In this study, we investigated the interplay of three-dimensional morphologies and the photocarrier dynamics of polymer/inorganic nanocrystal hybrid photoactive layers consisting of TiO 2 nanoparticles and nanorods. Electron tomography based on scanning transmission electron microscopy using high-angle annular dark-field imaging was performed to analyze the morphological organization of TiO 2 nanocrystals in poly(3-hexylthiophene) (P3HT) in optimal solar cell devices. The Three-dimensional (3D) morphologies of these hybrid films were correlated with the photocarrier dynamics of charge separation, transport, and recombination, which were comprehensively probed by various transient techniques. Visualization of these 3D bulk heterojunction morphologies clearly reveals that elongated and anisotropic TiO 2 nanorods in P3HT not only can significantly reduce the probability of the interparticle hopping transport of electrons by providing better connectivity with respect to the TiO 2 nanoparticles, but also tend to form a large-scale donor-acceptor phase-separated morphology, which was found to enhance hole transport. The results support the establishment of a favorable morphology for polymer/inorganic hybrid solar cells due to the presence of the dimensionality of TiO 2 nanocrystals as a result of more effective mobile carrier generation and more efficient and balanced transport of carriers.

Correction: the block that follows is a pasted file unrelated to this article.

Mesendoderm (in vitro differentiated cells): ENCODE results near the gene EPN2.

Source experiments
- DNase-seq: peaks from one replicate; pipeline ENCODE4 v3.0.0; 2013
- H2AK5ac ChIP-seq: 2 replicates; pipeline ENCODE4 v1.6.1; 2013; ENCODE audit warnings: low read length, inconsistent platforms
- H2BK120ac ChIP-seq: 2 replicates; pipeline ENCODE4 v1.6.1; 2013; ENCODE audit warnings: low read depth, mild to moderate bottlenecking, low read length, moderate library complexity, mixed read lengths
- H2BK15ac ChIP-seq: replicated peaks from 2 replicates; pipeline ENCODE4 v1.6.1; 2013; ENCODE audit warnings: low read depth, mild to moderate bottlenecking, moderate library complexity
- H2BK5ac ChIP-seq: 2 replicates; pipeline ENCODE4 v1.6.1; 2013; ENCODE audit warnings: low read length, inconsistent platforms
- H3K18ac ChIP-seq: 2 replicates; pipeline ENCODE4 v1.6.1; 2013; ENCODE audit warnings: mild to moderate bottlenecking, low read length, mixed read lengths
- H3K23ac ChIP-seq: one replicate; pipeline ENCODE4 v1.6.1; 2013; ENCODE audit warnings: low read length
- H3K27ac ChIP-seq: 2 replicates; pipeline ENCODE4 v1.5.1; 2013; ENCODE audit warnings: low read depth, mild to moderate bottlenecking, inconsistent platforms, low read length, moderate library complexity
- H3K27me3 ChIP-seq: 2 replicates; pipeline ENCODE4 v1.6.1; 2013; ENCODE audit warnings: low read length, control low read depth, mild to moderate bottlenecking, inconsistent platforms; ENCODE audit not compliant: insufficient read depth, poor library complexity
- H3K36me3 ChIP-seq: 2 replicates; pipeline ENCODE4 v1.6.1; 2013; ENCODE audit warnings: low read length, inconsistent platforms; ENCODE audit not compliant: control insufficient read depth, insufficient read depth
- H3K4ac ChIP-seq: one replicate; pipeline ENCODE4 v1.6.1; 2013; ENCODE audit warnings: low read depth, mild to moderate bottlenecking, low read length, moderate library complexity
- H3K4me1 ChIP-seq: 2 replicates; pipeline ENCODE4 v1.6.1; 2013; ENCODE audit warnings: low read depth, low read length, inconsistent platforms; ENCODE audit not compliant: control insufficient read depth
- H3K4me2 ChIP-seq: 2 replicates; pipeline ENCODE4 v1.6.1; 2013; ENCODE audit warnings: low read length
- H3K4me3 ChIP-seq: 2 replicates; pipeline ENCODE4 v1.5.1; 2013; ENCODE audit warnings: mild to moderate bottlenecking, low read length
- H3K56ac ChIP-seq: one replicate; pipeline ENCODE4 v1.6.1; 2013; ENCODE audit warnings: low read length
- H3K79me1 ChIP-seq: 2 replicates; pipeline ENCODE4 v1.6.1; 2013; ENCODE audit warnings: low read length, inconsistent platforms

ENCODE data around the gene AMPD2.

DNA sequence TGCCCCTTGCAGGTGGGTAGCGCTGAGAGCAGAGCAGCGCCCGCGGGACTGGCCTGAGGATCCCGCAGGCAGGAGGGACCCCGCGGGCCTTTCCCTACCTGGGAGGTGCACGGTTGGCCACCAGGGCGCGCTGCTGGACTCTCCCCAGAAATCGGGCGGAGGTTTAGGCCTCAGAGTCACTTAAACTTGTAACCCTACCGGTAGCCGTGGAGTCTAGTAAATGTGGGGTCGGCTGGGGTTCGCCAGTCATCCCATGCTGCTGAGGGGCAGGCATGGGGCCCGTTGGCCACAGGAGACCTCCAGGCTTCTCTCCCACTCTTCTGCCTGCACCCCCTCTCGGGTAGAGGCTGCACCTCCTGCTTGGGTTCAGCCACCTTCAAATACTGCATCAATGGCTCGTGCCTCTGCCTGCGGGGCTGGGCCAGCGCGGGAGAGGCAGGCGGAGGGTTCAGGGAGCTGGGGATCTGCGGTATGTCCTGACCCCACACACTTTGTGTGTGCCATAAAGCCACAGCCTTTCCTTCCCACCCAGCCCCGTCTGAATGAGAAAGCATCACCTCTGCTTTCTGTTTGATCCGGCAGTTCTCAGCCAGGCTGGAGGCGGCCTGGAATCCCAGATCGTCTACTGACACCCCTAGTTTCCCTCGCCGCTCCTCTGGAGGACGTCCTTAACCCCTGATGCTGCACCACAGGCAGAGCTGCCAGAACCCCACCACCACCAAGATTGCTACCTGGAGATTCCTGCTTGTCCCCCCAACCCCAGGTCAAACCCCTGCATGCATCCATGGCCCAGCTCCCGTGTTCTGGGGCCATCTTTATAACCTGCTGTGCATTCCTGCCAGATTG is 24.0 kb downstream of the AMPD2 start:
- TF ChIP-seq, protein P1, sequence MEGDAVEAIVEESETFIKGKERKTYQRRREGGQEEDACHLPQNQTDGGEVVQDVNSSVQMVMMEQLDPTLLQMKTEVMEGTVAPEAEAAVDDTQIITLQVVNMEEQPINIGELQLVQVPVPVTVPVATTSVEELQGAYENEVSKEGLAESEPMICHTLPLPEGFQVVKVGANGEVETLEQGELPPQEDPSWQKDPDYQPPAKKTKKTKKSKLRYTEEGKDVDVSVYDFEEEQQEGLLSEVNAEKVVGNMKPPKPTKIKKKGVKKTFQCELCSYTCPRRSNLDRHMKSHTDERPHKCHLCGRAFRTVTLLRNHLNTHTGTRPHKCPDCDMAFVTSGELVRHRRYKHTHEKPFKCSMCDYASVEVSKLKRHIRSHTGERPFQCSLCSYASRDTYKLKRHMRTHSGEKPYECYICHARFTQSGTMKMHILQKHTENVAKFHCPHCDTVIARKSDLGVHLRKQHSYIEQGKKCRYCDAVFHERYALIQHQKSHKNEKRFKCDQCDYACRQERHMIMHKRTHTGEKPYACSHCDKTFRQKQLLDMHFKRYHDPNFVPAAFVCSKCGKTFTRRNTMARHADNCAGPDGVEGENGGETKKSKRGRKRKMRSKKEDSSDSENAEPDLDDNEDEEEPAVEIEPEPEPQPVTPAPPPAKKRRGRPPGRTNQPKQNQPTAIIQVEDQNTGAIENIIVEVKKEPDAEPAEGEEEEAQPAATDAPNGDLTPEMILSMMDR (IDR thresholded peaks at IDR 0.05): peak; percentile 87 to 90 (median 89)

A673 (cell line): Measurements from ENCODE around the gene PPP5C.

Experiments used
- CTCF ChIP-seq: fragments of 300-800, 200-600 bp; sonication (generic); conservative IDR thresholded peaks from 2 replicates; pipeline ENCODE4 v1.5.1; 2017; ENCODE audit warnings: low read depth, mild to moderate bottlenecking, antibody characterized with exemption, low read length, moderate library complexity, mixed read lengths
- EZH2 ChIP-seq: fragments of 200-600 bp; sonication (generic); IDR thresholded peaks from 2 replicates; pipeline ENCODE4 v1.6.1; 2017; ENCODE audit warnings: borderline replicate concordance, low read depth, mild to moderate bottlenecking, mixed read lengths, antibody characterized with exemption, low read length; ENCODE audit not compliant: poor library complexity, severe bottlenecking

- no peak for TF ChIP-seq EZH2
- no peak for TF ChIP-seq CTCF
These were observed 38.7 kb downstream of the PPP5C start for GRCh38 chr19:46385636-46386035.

ASJC Scopus subject areas
- Colloid and Surface Chemistry